Interesting and important discussions at Arctic Frontiers´ Business Solutions theme day. Chairman of the Arctic Economic Council (AEC), Heidar Gudjonsson, focused on the importance of infrastructure when he participated in the «Carbon Capture and Meeting Future Energy Needs» session.
«The growing need for energy and the desire to become carbon neutral offer a unique paradox that require innovation from our business leaders», wrote the Arctic Frontiers organizers about the «Carbon Capture and Meeting Future Energy Needs» session.
Transport is the Foundation of Business
– The Arctic Economic Council (AEC) champion economic sustainable development. Some people seem to think that all economic development is at the expense of the environment. We argue otherwise. There is no other region in the world which can challenge the track record of the Arctic for being economically sustainable. It is admirable. We have a long history of mining, oil and gas, fishing and farming. It would be foolish to champion other areas for economic development when we already have a leader in that regard, said Heidar Gudjonsson, Chair of the AEC.
In the panel with Heidar Gudjonsson was Steinar Eikaas, VP-Low Carbon Solutions in Equinor, an AEC member, and Yury Vasiliev, Executive Director of the Institute of Arctic Technologies at the Moscow Institute of Physics and Technology. The session was moderated excellently by Liv Monica Stubholt.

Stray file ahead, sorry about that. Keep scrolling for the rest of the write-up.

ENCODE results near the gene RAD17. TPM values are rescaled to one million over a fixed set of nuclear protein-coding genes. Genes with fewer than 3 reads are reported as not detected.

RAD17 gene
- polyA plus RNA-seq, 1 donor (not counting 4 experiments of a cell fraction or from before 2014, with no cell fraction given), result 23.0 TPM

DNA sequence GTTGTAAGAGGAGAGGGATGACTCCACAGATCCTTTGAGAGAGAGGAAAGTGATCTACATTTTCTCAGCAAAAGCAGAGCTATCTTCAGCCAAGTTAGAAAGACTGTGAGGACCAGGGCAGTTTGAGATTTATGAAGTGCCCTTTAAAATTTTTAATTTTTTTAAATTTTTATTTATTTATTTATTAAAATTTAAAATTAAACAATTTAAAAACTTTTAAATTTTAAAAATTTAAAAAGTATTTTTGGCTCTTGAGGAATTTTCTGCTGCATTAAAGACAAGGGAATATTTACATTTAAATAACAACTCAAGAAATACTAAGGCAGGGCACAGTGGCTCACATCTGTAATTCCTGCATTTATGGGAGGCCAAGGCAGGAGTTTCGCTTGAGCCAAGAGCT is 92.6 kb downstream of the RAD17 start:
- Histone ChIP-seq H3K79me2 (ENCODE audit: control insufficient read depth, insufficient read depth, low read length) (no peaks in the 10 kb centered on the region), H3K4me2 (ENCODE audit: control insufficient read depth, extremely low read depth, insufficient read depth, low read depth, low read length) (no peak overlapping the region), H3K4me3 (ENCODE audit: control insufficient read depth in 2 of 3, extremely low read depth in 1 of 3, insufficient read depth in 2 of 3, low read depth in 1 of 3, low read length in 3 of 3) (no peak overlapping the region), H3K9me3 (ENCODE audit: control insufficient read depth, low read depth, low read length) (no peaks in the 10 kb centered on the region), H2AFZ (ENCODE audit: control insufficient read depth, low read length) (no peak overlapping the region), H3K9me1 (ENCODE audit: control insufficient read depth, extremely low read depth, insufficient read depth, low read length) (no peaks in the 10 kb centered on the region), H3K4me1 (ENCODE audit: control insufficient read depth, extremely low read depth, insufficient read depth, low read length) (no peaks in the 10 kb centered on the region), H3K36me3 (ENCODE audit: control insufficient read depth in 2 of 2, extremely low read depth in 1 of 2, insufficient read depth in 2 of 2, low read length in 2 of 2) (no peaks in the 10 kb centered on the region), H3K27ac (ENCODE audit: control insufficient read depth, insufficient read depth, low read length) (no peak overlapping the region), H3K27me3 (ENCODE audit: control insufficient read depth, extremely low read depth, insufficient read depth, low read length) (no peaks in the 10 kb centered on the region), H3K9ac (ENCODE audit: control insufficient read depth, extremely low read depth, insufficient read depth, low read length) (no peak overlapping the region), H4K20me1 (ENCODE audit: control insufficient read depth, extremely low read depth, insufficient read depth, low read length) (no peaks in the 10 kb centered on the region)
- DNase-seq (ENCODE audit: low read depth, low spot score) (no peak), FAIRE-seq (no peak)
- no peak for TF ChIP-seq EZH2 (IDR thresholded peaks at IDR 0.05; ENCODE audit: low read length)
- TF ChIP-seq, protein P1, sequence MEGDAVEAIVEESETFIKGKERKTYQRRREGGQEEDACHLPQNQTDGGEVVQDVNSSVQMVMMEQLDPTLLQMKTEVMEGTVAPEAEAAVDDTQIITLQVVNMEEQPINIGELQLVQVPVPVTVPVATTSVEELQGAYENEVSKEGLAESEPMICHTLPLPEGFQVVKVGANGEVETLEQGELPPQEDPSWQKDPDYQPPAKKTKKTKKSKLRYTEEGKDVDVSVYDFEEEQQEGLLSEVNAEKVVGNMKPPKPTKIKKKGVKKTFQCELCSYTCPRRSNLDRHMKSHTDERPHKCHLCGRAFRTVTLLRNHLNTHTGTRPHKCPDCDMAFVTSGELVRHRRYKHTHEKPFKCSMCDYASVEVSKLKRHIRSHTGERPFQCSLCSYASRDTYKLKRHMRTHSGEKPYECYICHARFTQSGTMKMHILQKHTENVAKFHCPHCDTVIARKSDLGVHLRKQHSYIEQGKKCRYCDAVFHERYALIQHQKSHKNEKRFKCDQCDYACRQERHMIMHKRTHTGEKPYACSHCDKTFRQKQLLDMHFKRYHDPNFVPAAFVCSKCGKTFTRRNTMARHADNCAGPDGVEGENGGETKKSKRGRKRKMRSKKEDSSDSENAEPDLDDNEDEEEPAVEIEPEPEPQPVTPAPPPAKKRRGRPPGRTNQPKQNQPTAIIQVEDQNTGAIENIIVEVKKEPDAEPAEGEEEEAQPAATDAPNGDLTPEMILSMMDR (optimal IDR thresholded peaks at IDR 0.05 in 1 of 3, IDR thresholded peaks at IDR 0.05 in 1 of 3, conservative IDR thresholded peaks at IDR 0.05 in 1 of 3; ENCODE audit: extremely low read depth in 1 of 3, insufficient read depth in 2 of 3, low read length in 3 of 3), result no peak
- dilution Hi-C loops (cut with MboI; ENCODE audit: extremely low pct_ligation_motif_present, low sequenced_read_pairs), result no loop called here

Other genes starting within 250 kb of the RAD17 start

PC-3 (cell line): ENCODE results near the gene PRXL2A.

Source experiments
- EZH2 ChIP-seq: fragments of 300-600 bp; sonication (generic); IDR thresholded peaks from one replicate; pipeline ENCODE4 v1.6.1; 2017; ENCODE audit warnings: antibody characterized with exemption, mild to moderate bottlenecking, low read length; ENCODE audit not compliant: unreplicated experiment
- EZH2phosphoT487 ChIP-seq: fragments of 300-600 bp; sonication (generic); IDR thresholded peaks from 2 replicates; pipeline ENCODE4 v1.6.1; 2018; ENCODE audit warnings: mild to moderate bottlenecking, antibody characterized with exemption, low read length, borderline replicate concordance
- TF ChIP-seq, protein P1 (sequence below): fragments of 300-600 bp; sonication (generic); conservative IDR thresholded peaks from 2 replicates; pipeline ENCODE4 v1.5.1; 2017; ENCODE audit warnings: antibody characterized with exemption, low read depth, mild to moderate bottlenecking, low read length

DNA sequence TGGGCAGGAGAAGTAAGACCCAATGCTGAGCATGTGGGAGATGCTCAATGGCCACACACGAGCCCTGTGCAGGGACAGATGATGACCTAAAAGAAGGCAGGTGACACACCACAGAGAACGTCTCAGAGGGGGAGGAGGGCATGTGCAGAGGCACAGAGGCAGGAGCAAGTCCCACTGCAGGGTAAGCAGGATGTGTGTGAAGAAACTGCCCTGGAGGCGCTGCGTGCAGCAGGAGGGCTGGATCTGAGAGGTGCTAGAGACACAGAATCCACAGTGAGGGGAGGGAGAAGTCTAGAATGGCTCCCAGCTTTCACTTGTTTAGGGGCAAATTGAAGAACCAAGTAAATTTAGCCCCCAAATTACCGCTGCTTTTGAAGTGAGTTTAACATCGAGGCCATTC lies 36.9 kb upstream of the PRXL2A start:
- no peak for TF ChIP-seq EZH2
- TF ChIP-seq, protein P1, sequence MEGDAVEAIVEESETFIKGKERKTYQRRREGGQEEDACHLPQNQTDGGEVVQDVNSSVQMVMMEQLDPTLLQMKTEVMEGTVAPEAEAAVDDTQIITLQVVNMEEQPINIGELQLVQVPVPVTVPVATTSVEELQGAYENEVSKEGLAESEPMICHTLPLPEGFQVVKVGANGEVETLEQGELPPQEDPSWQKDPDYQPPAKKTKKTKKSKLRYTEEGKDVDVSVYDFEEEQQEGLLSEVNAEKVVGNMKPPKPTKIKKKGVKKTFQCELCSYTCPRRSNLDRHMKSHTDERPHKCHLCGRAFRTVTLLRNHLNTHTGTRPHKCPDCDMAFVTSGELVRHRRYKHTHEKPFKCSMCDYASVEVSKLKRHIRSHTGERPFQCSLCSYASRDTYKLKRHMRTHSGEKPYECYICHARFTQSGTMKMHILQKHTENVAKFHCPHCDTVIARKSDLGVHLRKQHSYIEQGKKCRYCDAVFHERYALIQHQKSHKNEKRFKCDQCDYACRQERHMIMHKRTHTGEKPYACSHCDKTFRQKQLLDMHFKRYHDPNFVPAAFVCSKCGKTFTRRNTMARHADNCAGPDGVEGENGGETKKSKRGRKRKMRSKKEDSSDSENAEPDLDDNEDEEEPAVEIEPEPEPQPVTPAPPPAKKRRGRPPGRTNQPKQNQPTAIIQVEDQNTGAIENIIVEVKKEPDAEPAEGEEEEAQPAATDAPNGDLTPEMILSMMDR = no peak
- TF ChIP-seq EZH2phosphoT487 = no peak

Gudjonsson emphasized that we need to do more with less and that the Arctic can help so that the world economy is doing just that.
– In this panel we are talking about business solutions, which prove that you can do more with less. Transport is the foundation of business – without any transport there will be no business. As an interesting example I can mention that the last 25 years advances in icebreaking technologies has cut down costs of transport in the Arctic by over 70%, said Gudjonsson.
One Size does Not Fit All
Gudjonsson pointed out the heavy fuel oil ban as an example of the vast differences in the surroundings of Arctic communities. Stating that the ban was a positive move, but for the remote communities this is the only power they have available, which means to pull the plug on these communities if we would have the ban apply equally to everyone.
– When we look at how to capture carbon we have to bear in mind that the Arctic varies a lot. We have clusters like e.g. Tromsø and Reykjavik where we have very modern infrastructure, but you also have other areas which are really remote and that does not support costly infrastructure. We cannot say that one size fits all and that we need to have the same rules everywhere. We must take into account the different surroundings and circumstances we have in both urban and remote Arctic settings, said Gudjonsson.
We Need to Look Responsible into the Future
The AEC promotes the use of the Arctic Investment Protocol (AIP). The Protocol guides businesses to behave responsibly when investing and operating in the Arctic.
– We have a lot of newcomers in the Arctic, e.g. China and Japan, that we try to bring the best practices to. They have fantastic expertise in infrastructure, where the west is left behind. We can learn a lot from them, but they need to adapt to the sustainable way of doing business in the Arctic, said Gudjonsson.